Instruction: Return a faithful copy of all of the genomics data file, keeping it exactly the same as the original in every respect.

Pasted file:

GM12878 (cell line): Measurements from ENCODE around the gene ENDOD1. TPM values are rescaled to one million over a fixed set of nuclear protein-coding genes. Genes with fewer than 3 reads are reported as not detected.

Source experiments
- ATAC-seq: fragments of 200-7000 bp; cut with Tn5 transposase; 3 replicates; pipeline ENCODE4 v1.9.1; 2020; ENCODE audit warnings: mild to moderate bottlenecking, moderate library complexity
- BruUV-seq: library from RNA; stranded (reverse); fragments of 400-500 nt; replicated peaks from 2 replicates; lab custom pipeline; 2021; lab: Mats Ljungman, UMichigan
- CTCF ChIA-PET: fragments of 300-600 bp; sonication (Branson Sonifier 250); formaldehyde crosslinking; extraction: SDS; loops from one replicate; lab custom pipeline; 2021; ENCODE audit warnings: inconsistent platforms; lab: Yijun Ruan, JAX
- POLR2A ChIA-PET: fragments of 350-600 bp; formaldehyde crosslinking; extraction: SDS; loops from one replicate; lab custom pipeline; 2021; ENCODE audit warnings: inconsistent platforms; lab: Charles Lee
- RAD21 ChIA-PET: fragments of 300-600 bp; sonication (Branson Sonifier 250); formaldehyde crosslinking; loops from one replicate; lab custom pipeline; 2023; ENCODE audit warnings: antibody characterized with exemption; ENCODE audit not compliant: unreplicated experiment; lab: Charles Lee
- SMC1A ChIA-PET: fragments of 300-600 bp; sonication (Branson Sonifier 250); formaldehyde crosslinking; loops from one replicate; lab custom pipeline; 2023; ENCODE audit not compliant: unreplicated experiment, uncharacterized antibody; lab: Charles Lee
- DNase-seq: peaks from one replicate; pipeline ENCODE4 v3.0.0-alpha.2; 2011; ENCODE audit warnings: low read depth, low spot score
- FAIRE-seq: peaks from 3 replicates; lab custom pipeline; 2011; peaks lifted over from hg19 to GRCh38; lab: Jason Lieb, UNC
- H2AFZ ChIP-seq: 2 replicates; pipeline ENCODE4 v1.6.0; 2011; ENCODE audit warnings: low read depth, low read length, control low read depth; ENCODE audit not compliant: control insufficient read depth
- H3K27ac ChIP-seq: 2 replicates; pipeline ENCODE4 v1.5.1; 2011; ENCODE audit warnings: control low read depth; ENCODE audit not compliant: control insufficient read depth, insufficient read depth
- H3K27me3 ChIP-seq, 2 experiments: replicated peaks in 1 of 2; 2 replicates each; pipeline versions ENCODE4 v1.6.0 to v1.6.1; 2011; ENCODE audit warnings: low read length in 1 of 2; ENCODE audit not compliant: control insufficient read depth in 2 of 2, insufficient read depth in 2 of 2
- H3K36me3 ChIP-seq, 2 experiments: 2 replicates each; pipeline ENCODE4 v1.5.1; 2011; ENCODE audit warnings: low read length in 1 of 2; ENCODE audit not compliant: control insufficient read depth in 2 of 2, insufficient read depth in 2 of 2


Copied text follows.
GM12878 (cell line): Measurements from ENCODE around the gene ENDOD1. TPM values are rescaled to one million over a fixed set of nuclear protein-coding genes. Genes with fewer than 3 reads are reported as not detected.

Source experiments
- ATAC-seq: fragments of 200-7000 bp; cut with Tn5 transposase; 3 replicates; pipeline ENCODE4 v1.9.1; 2020; ENCODE audit warnings: mild to moderate bottlenecking, moderate library complexity
- BruUV-seq: library from RNA; stranded (reverse); fragments of 400-500 nt; replicated peaks from 2 replicates; lab custom pipeline; 2021; lab: Mats Ljungman, UMichigan
- CTCF ChIA-PET: fragments of 300-600 bp; sonication (Branson Sonifier 250); formaldehyde crosslinking; extraction: SDS; loops from one replicate; lab custom pipeline; 2021; ENCODE audit warnings: inconsistent platforms; lab: Yijun Ruan, JAX
- POLR2A ChIA-PET: fragments of 350-600 bp; formaldehyde crosslinking; extraction: SDS; loops from one replicate; lab custom pipeline; 2021; ENCODE audit warnings: inconsistent platforms; lab: Charles Lee
- RAD21 ChIA-PET: fragments of 300-600 bp; sonication (Branson Sonifier 250); formaldehyde crosslinking; loops from one replicate; lab custom pipeline; 2023; ENCODE audit warnings: antibody characterized with exemption; ENCODE audit not compliant: unreplicated experiment; lab: Charles Lee
- SMC1A ChIA-PET: fragments of 300-600 bp; sonication (Branson Sonifier 250); formaldehyde crosslinking; loops from one replicate; lab custom pipeline; 2023; ENCODE audit not compliant: unreplicated experiment, uncharacterized antibody; lab: Charles Lee
- DNase-seq: peaks from one replicate; pipeline ENCODE4 v3.0.0-alpha.2; 2011; ENCODE audit warnings: low read depth, low spot score
- FAIRE-seq: peaks from 3 replicates; lab custom pipeline; 2011; peaks lifted over from hg19 to GRCh38; lab: Jason Lieb, UNC
- H2AFZ ChIP-seq: 2 replicates; pipeline ENCODE4 v1.6.0; 2011; ENCODE audit warnings: low read depth, low read length, control low read depth; ENCODE audit not compliant: control insufficient read depth
- H3K27ac ChIP-seq: 2 replicates; pipeline ENCODE4 v1.5.1; 2011; ENCODE audit warnings: control low read depth; ENCODE audit not compliant: control insufficient read depth, insufficient read depth
- H3K27me3 ChIP-seq, 2 experiments: replicated peaks in 1 of 2; 2 replicates each; pipeline versions ENCODE4 v1.6.0 to v1.6.1; 2011; ENCODE audit warnings: low read length in 1 of 2; ENCODE audit not compliant: control insufficient read depth in 2 of 2, insufficient read depth in 2 of 2
- H3K36me3 ChIP-seq, 2 experiments: 2 replicates each; pipeline ENCODE4 v1.5.1; 2011; ENCODE audit warnings: low read length in 1 of 2; ENCODE audit not compliant: control insufficient read depth in 2 of 2, insufficient read depth in 2 of 2